One Human Minute

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Harcourt Brace Jovanovich, 1986 - Literary Collections - 102 pages
10 Reviews
Combining a bizarre sense of humor with more somber philosophical reflections, the author presents three provocative previews of life in the twenty-first century

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Review: One Human Minute

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An interesting trio of science fiction-tinged essays by one of the great science fiction writers. The title refers to one about a book that covers what happens on the planet every minute, and how the ... Read full review

Review: One Human Minute

User Review  - Goodreads

Closer in imaginative endeavor to Le Guin's Always Coming Home (an archaeology of a culture that maybe one day will have existed along the coast of Northern California), these three short pieces begin ... Read full review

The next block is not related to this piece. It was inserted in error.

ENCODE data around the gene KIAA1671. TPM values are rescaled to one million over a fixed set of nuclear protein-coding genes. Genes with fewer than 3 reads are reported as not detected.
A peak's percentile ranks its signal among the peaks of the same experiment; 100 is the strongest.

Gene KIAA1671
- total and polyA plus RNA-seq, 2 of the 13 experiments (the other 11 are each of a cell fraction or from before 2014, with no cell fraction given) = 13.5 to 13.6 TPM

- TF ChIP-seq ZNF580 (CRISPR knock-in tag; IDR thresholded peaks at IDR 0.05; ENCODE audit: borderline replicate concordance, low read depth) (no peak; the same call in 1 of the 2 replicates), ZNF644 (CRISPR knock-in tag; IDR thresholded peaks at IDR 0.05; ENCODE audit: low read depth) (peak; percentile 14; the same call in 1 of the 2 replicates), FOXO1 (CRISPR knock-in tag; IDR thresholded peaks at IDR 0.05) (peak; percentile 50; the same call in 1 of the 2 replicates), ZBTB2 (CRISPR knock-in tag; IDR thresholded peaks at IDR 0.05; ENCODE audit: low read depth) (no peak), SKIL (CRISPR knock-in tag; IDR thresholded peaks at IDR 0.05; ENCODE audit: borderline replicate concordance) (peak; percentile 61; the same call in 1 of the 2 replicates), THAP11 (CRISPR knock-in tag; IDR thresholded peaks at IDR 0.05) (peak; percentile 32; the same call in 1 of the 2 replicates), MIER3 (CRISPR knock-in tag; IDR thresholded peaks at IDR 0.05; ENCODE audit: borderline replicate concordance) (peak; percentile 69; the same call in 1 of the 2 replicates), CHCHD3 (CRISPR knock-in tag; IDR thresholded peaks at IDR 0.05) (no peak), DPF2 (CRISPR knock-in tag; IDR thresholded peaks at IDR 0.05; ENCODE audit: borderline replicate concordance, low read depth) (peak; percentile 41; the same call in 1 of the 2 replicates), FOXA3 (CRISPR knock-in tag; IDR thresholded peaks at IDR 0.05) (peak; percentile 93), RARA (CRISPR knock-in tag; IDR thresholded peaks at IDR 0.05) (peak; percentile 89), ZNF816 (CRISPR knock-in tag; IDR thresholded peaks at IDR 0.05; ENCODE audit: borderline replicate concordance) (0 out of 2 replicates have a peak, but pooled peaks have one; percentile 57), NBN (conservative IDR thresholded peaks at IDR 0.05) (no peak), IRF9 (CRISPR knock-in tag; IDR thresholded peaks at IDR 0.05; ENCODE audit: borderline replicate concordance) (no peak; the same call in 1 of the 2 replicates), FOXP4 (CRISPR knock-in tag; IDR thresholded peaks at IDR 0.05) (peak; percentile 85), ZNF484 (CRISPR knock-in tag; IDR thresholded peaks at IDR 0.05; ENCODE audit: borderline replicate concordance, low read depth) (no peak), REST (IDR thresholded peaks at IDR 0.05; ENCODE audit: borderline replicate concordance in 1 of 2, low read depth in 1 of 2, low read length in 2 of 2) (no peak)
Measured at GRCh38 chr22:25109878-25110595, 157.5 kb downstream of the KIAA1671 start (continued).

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About the author (1986)

Polish science fiction writer Stanislaw Lem was born on September 12, 1921. A medical graduate of Cracow University, he is at home both in the sciences and in philosophy, and this broad erudition gives his writings genuine depth. He has published extensively, not only fiction, but also theoretical studies. His books have been translated into 41 languages and sold over 27 million copies. He gained international acclaim for The Cyberiad, a series of short stories, which was first published in 1974. A trend toward increasingly serious philosophical speculation is found in his later works, such as Solaris (1961), which was made into a Soviet film by Russian director Andrei Tarkovsky in 1972 and remade by Steven Soderbergh in 2002. He died on March 27, 2006 in Krakow at the age of 84.

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